By Roxanne Avery
Ask most 8-year-olds what an oculoplastic surgeon is and most will respond by saying they don’t know. However, one very fortunate 8-year-old boy can tell you. His story began when he ended up on the wrong side of a dog’s claw. With his lower eyelid nearly torn completely off and his tear duct severed, it would take a very special surgeon to repair his eye and correct damaged facial features to return him to the way he looked before the accident. This case hit close to home for Jared R. Jackson, M.D., because he has a son the same age.
“After rebuilding his tear duct with a silicone tube we reconstructed his eyelid and put everything back in the right place,” said Jackson. “When I saw him six weeks later to remove the silicone tube, you could barely tell anything had happened. It’s amazing how well young people heal!” The tube came out without complications and his tear duct was functioning normally. Jackson said he was thrilled and the boy’s parents were thrilled, and all the boy wanted to do was talk about the golf tournament he had watched the last weekend—his eye was not bothering him at all. “That was a success!” Jackson said.
Oculoplastic surgery focuses on the eyelids, brows, orbit (eye socket) and surrounding tissues. It is plastic surgery in the sense that a lot of reconstructive work is done after facial trauma or tumor removal in addition to traditional eyelid repair for droopy or mal-positioned eyelids. Oculoplastic surgeons differ from traditional plastic surgeons, because they are fully trained eye doctors. In addition to working to achieve the best cosmetic outcome, they pay special attention to the way procedures around the eye affect the function of the eye and the patient’s vision.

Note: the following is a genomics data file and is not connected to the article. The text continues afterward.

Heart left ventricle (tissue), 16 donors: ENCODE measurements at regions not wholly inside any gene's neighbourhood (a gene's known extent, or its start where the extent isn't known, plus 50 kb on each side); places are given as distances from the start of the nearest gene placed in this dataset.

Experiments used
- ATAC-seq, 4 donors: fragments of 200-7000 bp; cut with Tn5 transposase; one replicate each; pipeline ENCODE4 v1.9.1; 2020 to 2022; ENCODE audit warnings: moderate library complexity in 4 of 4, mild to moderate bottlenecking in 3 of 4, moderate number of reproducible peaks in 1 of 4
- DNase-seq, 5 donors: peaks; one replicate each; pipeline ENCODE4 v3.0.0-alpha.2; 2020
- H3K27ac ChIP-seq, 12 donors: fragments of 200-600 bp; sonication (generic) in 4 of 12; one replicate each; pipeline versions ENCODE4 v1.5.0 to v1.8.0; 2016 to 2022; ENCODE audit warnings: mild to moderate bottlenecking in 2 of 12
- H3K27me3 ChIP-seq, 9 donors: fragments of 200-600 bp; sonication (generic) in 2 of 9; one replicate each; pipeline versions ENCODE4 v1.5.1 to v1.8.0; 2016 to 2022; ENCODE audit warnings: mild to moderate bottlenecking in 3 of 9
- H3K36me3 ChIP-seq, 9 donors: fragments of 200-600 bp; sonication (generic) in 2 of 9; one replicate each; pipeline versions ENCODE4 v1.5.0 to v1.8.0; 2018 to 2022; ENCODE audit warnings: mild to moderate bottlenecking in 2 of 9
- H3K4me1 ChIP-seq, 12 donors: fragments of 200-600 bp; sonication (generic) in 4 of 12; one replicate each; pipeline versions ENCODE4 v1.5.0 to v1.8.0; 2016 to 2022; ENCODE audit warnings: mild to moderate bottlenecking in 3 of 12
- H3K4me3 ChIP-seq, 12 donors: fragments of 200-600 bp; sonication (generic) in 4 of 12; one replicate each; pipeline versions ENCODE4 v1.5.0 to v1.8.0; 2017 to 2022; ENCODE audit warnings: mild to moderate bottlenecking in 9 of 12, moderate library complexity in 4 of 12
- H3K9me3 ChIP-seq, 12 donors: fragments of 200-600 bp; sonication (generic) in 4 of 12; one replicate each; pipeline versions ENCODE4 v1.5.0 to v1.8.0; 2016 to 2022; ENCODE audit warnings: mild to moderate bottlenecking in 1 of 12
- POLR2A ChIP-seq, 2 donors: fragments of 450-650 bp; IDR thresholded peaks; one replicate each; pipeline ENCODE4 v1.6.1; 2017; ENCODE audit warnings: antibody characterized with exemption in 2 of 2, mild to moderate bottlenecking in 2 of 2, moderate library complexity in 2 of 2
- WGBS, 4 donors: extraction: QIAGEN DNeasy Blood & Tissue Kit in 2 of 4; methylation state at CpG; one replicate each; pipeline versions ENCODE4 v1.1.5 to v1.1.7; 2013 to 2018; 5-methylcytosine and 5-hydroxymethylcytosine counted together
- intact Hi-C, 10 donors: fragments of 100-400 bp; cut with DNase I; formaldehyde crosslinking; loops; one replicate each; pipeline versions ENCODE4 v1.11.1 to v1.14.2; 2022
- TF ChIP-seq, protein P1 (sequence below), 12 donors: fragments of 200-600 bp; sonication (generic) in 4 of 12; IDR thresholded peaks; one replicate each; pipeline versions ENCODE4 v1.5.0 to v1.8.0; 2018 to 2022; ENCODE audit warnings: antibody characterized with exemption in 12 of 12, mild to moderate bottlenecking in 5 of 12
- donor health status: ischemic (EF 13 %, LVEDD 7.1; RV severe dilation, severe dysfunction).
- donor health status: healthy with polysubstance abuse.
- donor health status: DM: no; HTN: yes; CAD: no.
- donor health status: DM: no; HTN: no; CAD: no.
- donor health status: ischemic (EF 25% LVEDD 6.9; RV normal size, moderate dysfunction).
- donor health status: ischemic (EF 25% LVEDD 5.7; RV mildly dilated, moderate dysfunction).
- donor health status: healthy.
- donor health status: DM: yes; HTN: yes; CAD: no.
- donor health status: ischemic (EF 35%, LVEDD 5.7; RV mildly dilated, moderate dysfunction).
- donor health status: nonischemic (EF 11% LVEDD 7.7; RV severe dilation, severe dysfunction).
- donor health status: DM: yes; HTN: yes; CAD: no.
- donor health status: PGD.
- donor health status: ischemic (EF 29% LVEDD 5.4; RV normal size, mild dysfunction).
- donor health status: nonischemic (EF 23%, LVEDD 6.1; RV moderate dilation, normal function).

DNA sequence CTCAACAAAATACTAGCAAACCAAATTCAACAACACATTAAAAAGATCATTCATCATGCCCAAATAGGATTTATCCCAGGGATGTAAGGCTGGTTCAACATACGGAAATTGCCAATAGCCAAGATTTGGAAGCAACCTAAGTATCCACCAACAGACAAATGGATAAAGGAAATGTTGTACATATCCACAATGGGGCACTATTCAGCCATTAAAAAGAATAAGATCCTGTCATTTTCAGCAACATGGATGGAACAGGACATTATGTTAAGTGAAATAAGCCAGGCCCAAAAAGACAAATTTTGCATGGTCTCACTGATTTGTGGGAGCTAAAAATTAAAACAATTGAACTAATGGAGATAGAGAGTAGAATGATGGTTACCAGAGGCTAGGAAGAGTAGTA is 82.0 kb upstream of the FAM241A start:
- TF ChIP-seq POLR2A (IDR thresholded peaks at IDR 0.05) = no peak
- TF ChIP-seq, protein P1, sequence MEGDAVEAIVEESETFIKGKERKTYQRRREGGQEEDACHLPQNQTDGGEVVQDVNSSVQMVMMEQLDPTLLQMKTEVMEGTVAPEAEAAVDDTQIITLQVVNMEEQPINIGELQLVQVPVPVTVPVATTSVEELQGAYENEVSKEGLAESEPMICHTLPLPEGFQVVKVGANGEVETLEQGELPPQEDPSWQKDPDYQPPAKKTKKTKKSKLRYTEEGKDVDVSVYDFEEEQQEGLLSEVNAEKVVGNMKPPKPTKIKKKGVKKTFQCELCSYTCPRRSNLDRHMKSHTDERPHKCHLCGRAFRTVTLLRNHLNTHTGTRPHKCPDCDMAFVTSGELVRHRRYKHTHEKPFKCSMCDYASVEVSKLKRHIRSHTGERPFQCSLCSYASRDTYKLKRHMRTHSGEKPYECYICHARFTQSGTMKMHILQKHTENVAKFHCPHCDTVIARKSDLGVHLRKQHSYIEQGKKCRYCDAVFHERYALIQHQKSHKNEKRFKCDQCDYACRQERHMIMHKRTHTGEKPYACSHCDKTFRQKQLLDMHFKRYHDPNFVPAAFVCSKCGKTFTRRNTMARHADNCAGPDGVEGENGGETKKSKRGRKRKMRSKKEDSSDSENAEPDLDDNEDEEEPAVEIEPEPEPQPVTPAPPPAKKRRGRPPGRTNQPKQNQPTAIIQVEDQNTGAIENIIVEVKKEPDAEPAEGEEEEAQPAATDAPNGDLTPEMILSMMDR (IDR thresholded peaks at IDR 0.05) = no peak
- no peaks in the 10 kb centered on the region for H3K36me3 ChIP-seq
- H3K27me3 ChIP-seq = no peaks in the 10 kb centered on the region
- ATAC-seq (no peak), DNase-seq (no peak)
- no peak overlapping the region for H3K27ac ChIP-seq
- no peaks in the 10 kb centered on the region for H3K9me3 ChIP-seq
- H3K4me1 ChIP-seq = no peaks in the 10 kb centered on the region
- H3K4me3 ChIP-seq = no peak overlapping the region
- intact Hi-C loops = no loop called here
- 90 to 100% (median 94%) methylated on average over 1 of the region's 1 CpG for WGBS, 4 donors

This month, Jackson brings his expertise to Precision Vision with offices in South Oklahoma City, Midwest City, Edmond and Shawnee. He will join Darrell Pickard, M.D. (first laser cataract surgeon in Oklahoma City) in continuing to offer state-of-the-art procedures to patients. Graduating Summa Cum Laude from Brigham Young University, Jackson attended medical school and then was elected to the Alpha Omega Alpha Medical Honor Society at the University of Iowa College of Medicine.
The organ system he enjoyed studying most was the eye and its surrounding structure. “I am fascinated by the eye. I think it is a miracle that it actually works! As I was considering different specialties, I knew if I wanted to be excellent in a specialty I would need to be a lifelong learner in that area. Ophthalmology is something I continually enjoy learning,” Jackson said. From there, he completed his internship at IU Health Methodist Hospital in Indianapolis before coming to OU Health Science Center and the Dean McGee Eye Institute for residency in ophthalmology and fellowship in oculoplastic surgery.
Helping people see better is how Jackson wanted to make a difference in people’s lives. “It has been an incredibly rewarding experience for me to participate in this process for my patients over the last four years,” said Jackson. “I enjoy the challenge and complexity of the eye exam and ocular procedures. From eyelid and orbital surgery, to re-routing tear ducts, to laser procedures, to microscopic intraocular surgery in very tight spaces, ophthalmology is demanding, intricate and exciting.”
“Everything we do has an impact on quality of life—from procedures as simple as removing excess upper eyelid skin to improve a patient’s peripheral vision, to opening a patient’s tear ducts to stop constant watering, to repositioning patient’s eyelids to improve persistent eye irritation. I also enjoy reconstructive surgery because it is often like piecing together a puzzle,” Jackson said.